Immigration and Customs Enforcement has identified 12 countries that are refusing to comply with US immigration policies regarding deportees outright. Then, ICE also found a minimum of 42 countries that are “at-risk” for non-compliance.
The 12 nations that either systematically refuse or delay the acceptance of deportees are: Burma, Cambodia, China, Cuba, Eritrea, Guinea, Hong Kong, Iran, Laos, Morocco, South Sudan and Vietnam.
This puts the United States in a difficult position regarding our own citizen’s safety. ICE has the go ahead from the President to continue to deport criminals, or even just those who are breaking US immigration laws. However, it becomes a problem when we have to use taxpayer dollars to put those rule-breakers in prison, rather than send them back to their own countries.
The Washington Times reports:
Even if President Trump can’t convince the courts to approve his extreme vetting executive order, he may have another tool at his disposal that would allow him to strip visas from some of the seven countries he’s trying to target, crackdown supporters say.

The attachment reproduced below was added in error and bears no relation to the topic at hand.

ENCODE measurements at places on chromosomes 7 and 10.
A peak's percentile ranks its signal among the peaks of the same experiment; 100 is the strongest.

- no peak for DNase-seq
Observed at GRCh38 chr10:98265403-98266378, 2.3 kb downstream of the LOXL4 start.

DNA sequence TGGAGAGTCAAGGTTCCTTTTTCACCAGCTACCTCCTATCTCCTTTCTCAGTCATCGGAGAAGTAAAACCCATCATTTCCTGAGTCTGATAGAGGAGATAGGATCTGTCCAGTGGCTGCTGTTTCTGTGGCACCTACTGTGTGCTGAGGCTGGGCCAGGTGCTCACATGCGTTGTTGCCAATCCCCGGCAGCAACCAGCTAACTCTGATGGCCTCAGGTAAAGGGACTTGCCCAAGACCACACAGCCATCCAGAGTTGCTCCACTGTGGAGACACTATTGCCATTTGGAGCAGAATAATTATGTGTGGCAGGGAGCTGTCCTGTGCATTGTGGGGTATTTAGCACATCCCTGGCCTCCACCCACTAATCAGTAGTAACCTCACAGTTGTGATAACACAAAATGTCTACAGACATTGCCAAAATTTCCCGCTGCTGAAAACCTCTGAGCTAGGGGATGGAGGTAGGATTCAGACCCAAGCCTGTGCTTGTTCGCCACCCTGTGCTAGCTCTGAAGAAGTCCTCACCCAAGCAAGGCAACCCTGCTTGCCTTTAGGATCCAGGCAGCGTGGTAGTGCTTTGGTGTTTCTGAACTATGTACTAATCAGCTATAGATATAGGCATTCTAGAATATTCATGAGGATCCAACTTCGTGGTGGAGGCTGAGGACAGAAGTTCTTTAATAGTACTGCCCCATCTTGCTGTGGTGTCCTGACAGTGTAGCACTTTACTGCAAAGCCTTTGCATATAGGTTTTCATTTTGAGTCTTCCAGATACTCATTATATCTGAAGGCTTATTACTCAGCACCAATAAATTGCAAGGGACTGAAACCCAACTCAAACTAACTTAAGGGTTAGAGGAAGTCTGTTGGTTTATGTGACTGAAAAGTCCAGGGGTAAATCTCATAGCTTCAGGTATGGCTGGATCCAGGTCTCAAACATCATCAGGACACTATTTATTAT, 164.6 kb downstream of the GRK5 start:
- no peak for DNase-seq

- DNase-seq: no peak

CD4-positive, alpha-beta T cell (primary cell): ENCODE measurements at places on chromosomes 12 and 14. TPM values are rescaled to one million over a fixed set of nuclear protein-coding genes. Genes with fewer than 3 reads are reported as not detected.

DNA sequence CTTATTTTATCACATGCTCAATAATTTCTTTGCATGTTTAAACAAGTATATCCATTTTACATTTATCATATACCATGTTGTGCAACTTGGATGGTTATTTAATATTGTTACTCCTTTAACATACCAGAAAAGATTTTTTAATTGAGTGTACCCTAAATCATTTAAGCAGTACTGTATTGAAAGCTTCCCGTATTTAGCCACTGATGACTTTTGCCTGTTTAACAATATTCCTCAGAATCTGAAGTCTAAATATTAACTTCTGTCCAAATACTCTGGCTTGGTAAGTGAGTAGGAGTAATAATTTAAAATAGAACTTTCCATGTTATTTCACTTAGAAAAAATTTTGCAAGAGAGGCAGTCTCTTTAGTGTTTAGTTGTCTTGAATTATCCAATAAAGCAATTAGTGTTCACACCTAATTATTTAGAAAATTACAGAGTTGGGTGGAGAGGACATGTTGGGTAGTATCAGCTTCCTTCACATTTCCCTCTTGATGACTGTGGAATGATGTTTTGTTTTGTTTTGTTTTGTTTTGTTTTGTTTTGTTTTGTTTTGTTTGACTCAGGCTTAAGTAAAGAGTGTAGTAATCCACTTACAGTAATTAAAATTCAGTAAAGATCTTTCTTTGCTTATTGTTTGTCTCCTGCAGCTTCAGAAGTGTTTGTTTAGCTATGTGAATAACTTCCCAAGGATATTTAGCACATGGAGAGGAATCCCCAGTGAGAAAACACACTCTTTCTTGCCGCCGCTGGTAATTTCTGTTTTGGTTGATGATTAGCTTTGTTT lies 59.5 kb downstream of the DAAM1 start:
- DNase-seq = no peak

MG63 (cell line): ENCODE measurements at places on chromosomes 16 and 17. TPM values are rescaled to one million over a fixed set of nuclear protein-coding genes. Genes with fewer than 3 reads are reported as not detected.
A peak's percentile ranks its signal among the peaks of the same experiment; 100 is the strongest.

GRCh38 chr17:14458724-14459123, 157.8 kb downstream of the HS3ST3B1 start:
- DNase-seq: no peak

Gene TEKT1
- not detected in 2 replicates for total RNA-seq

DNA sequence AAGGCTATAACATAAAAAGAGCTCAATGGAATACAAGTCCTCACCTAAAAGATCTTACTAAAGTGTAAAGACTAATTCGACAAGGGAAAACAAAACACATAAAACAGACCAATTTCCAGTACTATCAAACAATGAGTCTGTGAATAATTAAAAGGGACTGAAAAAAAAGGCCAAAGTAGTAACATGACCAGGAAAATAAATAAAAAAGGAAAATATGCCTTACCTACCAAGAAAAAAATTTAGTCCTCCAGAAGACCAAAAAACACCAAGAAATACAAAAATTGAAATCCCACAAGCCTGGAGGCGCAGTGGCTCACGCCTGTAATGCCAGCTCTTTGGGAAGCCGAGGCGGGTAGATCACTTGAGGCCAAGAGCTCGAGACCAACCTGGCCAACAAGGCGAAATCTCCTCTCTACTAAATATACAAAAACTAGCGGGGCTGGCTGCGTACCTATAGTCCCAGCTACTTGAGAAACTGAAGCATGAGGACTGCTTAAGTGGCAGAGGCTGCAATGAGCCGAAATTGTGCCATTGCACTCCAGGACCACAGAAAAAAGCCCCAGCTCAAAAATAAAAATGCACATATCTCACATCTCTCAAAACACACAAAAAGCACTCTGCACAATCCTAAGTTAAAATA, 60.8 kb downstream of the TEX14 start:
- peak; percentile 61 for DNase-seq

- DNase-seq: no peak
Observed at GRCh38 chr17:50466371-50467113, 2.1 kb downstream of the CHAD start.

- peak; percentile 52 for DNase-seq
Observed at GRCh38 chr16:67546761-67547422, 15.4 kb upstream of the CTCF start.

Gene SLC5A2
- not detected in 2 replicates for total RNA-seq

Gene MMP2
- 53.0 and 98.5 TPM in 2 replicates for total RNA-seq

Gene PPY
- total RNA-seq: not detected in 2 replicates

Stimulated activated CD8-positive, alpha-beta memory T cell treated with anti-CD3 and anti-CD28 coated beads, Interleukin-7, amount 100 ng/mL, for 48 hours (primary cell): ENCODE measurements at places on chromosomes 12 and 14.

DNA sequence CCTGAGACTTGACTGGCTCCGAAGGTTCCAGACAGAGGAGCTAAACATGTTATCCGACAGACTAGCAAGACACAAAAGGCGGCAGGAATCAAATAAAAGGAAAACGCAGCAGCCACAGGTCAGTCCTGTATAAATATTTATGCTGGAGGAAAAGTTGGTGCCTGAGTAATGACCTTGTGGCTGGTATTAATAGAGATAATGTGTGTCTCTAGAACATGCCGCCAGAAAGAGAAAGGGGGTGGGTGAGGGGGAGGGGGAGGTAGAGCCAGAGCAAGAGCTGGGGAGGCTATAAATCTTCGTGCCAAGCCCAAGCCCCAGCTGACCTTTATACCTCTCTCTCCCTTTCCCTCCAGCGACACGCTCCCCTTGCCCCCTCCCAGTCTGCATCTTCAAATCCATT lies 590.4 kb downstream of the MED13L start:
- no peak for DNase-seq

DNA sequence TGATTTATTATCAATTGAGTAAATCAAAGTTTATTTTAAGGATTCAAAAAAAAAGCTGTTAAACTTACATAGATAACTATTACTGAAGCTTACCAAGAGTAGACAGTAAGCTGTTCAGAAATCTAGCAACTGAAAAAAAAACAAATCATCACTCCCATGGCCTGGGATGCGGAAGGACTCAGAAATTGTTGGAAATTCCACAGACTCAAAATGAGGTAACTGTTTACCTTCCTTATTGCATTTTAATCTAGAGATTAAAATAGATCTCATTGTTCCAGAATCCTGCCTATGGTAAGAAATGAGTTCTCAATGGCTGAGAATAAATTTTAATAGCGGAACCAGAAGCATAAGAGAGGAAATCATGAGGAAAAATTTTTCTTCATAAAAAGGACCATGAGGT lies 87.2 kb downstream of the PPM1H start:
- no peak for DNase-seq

A federal law says the government can stop issuing visas to countries that are deemed “uncooperative” because they refuse to take back their citizens when the U.S. tries to deport them. At least five of the seven countries Mr. Trump is targeting — Iran, Iraq, Libya, Somalia and Sudan — are already on that list, according to new data obtained by the Immigration Reform Law Institute.
All Mr. Trump would have to do is have his Homeland Security Department secretary issue an official notification about those countries, and the State Department would immediately halt visas, IRLI says.
“Each of these countries either cannot or are unwilling to take back their citizens, all of whom have either violated our immigration laws or committed crimes against our own. For that reason alone, the Trump administration can and should put a complete halt to their visa privileges. In fact, the law requires it,” said Ian Smith, investigative associate at the IRLI.
Both the Bush and Obama administrations have used the tool before, but never on more than one country, and not as part of a crackdown on potential terrorism.